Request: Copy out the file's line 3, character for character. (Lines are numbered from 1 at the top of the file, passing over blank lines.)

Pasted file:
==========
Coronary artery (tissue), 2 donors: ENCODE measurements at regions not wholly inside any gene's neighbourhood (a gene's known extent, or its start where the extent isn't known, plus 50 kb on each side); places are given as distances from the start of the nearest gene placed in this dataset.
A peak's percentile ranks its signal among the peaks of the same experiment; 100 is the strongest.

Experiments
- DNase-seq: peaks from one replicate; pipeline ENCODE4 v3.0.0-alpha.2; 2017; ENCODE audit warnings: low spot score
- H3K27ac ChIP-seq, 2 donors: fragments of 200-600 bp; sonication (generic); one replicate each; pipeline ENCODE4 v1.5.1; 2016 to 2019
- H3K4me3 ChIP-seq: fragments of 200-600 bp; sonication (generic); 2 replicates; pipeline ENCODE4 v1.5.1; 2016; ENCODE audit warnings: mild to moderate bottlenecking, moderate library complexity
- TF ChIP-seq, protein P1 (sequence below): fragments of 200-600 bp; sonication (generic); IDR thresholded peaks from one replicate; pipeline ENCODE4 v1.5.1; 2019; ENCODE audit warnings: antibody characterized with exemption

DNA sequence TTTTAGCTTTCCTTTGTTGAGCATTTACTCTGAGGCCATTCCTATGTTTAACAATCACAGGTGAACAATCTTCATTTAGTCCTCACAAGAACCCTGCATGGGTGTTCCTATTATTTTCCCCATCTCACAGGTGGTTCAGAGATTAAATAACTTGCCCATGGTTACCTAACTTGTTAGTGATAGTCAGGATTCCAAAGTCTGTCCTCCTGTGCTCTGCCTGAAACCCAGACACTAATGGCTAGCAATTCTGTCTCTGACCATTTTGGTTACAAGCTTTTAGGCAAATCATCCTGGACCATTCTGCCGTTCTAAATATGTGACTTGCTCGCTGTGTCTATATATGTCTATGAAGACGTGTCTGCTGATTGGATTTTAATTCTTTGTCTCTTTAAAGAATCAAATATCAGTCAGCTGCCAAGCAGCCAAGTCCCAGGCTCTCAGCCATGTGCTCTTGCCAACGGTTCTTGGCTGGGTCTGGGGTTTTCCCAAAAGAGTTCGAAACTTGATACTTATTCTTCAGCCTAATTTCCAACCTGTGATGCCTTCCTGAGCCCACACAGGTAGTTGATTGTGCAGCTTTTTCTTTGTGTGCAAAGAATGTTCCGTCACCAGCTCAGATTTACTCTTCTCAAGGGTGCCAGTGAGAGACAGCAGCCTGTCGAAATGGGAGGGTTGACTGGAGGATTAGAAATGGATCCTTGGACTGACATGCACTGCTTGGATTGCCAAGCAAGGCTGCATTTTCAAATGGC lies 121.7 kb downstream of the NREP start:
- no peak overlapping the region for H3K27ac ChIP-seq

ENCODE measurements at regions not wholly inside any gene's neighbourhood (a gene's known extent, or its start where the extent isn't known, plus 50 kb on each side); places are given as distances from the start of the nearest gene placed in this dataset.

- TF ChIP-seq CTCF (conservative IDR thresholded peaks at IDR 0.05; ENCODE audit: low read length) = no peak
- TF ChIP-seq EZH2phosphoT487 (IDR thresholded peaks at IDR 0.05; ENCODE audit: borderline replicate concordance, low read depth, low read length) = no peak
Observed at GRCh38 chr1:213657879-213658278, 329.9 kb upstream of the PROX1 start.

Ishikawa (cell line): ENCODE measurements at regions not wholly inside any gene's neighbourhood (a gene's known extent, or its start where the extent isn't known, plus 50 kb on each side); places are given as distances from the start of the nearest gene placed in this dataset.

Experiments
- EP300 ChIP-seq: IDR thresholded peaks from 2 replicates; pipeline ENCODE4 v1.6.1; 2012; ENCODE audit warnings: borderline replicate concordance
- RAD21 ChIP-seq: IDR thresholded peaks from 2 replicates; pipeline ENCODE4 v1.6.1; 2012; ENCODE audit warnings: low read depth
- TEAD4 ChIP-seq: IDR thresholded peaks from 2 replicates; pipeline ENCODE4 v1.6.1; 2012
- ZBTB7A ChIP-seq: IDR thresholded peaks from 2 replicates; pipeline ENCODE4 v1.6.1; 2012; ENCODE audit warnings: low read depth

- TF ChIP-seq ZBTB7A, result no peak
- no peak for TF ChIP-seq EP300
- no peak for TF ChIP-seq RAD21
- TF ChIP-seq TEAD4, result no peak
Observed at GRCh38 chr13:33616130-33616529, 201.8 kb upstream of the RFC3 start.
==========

Experiments